Some of the more popular Phidgets Kits include:
RFID Tag Reader Kit
Get it: The RFID Tag Reader kit from Phidgets is $76.95.
Code it: Check out www.Phidgets.com's example code!
Pan & Tilt Web Cam Kit
Cost: $119.75 for the kit and $30 for the camera
Code it: Check out the Coding4Fun Channel9 video where Andy Dunn shows how to control one of these using an Xbox 360 controller.
Microsoft Streets & Trips 2006
Microsoft Streets & Trips 2006 provides turn-by-turn speech support as well as improved .NET integration. This software and GPS combo can be used with your laptop, Tablet PC, Windows Mobile PDA, and Windows SmartPhone to make sure your always able to find your way home without stopping to ask for directions.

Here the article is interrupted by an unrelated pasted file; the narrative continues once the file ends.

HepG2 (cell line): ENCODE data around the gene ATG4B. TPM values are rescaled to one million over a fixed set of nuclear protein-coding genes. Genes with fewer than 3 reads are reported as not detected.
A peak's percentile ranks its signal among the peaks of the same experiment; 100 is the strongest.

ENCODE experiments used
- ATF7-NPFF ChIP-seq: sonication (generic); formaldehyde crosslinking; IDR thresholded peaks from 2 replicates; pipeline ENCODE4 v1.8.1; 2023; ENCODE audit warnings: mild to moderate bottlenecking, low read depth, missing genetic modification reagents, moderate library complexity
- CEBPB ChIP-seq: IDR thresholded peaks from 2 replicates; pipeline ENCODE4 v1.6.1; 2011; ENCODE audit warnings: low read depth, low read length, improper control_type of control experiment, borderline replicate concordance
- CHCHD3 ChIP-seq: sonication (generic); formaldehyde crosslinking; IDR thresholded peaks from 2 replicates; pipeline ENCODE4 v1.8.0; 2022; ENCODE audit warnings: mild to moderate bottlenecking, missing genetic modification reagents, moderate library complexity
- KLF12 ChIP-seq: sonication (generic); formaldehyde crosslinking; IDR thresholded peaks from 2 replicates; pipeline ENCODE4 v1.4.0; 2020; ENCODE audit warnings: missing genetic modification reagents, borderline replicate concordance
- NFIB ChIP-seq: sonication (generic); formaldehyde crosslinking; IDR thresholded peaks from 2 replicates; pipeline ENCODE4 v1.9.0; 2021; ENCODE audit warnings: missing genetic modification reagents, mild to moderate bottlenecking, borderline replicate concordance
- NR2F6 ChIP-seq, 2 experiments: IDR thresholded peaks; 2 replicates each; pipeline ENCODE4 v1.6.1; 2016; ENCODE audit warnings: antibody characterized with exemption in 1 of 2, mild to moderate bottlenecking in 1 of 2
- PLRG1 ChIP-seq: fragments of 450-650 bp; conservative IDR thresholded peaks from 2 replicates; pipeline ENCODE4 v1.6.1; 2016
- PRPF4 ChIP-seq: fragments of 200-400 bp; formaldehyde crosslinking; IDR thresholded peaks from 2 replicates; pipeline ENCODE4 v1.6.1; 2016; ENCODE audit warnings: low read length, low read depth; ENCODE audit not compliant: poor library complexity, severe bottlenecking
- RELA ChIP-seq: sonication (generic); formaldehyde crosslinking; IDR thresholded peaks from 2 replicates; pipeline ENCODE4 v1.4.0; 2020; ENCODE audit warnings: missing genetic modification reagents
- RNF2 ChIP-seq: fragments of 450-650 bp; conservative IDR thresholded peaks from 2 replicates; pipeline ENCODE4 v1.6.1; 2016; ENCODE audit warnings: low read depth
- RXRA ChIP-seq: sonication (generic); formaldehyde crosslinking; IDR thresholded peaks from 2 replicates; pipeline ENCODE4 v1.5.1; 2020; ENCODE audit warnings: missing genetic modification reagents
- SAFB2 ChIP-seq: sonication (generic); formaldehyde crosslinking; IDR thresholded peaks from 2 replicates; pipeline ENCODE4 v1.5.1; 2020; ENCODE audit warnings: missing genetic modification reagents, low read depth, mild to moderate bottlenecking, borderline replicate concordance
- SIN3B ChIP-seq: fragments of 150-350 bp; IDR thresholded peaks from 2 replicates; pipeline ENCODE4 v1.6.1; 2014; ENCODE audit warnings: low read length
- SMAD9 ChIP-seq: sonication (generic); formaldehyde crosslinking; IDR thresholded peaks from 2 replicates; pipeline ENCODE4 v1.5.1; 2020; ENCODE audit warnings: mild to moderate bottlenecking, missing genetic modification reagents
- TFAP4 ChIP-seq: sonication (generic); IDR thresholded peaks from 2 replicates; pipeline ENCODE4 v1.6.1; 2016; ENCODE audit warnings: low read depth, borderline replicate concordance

Get it: Streets and Trips 2006 Home Page
Code it: Scott Hanselman again comes to the rescue with a great article on how read data off of the GPS receiver.
Debating about the best MP3 player can be more controversial then a programming languages war, especially among audiophiles. Now add to that the introduction of multimedia devices that play video and it is a jungle out there.
Cost: $150 - $400
Code it: You can easily program against your MP3 collection using Windows Media Player as Jeff Key shows us in this Coding4Fun article. Peter Bernhardt also has an article that shows how to dynamically display your iTunes music collection and iPodder.NET is an open source C# application for syncing podcast subscriptions with an iPod.
Smart USB Thumb Drive
U3 makes a hardware/software combination for USB thumb drives that allow creating of specialized application drives. You can create a boot drive. Or build an application that runs solely from the thumb drive, never installing on the hosting PC or leaving behind any data. This is the ultimate in portable applications.